When a child is born to married parents, that child’s biological parents are presumed by law. The biological mother of a child is obvious — it is whoever gave birth to the child. When it comes to the child’s biological father, any man who is married to the child’s biological mother at the time the child is born or within the 300 days before their birth is automatically presumed to be the child’s biological father. When a child’s parents are not married at the time of the child’s birth and were never married, parents must go through other avenues of establishing paternity. Paternity is important to establish, both for the father and the child, as doing so establishes certain rights for both.
Ways of Establishing Paternity
When parents are unmarried, there is no presumption of paternity — the parents must take steps to establish the paternity of their child. The simplest way of establishing paternity for a child is by having both parents sign a Voluntary Acknowledgment of Paternity (VAP). This form can be signed right in the hospital after the child is born, or parents can obtain the form later and file it with the Department of Healthcare and Family Services.
If paternity is contested, meaning either the mother or alleged father do not agree with the supposed paternity, they will have to take further steps to establish paternity. This typically means that all parties are required to submit to DNA testing to determine if the alleged father is indeed the biological father.
Reasons to Establish Paternity
Many people do not realize how important it is to legally establish paternity for a child. Perhaps two of the biggest reasons to establish paternity for a child is to allow the child’s father to be allocated parenting time and decision-making responsibilities. Without establishing paternity, a father has no parental rights. A mother also cannot collect child support from the father until he is established as the child’s biological father, rather than just the alleged father. Other important reasons why people establish paternity include:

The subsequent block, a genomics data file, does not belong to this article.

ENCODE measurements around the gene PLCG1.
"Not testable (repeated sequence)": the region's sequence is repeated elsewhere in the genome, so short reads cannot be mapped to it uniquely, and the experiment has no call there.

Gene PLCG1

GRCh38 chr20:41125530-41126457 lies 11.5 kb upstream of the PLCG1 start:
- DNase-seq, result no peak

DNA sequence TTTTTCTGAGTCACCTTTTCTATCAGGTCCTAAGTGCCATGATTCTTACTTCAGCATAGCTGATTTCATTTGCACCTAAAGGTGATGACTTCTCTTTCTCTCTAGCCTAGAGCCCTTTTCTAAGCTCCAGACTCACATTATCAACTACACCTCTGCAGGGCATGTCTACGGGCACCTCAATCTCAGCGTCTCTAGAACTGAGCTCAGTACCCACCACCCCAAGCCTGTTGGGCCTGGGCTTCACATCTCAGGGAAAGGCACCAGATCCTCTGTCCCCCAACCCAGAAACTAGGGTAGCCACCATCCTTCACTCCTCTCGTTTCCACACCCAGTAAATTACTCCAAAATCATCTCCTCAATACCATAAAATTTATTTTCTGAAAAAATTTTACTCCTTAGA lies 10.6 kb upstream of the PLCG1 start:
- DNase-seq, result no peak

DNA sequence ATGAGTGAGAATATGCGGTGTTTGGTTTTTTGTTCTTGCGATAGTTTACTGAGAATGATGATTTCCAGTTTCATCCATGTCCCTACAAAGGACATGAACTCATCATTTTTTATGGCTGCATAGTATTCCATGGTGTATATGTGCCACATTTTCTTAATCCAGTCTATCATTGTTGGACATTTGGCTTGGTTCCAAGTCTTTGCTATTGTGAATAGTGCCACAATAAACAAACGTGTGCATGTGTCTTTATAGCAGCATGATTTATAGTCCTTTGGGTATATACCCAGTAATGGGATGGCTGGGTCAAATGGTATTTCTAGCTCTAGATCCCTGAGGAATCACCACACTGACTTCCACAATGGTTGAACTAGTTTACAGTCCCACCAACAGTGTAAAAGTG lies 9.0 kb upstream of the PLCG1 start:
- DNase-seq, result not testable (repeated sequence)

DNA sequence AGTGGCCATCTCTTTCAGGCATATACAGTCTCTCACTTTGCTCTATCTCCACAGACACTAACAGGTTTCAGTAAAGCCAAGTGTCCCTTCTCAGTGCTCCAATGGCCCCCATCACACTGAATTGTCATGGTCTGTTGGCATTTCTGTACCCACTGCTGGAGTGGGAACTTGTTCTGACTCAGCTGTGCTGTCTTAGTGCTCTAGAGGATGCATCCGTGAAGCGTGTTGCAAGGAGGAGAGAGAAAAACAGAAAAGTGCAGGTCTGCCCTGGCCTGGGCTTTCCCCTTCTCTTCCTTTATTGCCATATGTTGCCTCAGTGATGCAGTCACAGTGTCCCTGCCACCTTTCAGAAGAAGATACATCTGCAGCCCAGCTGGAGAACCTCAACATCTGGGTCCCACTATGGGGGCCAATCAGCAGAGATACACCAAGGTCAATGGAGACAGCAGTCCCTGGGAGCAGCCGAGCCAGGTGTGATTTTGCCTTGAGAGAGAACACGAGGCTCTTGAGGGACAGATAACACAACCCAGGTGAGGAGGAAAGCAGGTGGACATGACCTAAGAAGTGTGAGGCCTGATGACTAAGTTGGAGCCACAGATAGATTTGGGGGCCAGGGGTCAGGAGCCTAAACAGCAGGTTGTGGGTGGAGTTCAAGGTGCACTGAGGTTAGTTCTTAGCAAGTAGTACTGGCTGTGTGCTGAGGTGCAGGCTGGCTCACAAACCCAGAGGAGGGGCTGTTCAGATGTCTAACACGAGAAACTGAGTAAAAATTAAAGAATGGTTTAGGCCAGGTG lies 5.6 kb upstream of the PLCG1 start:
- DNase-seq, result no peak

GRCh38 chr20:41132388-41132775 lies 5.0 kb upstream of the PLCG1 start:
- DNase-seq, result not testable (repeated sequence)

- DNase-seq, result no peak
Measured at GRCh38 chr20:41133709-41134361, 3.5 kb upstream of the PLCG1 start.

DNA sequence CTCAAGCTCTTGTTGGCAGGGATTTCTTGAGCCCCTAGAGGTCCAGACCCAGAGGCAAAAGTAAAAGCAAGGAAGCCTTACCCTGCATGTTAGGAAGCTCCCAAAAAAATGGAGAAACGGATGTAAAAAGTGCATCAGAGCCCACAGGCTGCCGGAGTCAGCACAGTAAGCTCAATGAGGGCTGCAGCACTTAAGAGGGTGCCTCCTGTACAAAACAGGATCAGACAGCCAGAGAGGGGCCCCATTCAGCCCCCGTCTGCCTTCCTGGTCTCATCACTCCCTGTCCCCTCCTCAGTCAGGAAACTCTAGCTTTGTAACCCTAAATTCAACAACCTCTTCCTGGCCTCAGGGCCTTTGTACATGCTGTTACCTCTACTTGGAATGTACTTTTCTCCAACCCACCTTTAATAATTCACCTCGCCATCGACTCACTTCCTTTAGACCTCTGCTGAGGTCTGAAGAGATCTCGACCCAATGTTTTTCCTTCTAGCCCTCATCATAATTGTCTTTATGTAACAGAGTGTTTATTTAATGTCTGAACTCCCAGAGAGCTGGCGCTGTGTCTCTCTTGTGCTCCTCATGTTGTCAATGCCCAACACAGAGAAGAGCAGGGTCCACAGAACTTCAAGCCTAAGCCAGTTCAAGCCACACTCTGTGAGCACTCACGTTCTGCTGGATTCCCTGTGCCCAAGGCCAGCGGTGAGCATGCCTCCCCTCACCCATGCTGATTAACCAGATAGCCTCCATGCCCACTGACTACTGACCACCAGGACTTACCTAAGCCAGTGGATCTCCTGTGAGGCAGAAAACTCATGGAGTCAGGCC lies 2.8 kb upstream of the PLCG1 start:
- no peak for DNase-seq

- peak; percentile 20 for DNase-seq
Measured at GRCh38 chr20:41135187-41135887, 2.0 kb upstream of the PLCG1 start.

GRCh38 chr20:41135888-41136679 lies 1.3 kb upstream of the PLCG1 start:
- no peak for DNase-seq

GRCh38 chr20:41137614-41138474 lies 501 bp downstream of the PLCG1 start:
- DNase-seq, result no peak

To add the father’s name to the child’s birth certificate
To give the child and child’s mother access to the father’s medical history
To allow the child to collect certain benefits if the father were to die, including Social Security, Veteran’s benefits, retirement benefits, and pensions
To allow the child to be included on certain insurance policies, such as health insurance and life insurance
Our Crystal Lake, IL Paternity Attorneys Are Here to Help
Establishing paternity can be a simple process, but if a party becomes uncooperative, things can become more difficult than they need to be. At Botto Gilbert Lancaster, PC, we recognize the importance of unmarried couples establishing paternity for their children. Our team of knowledgeable and experienced McHenry County paternity lawyers can walk you through the process of establishing paternity, even if a parent objects. To discuss how we can help, call our office today at 815-338-3838 to schedule a free consultation.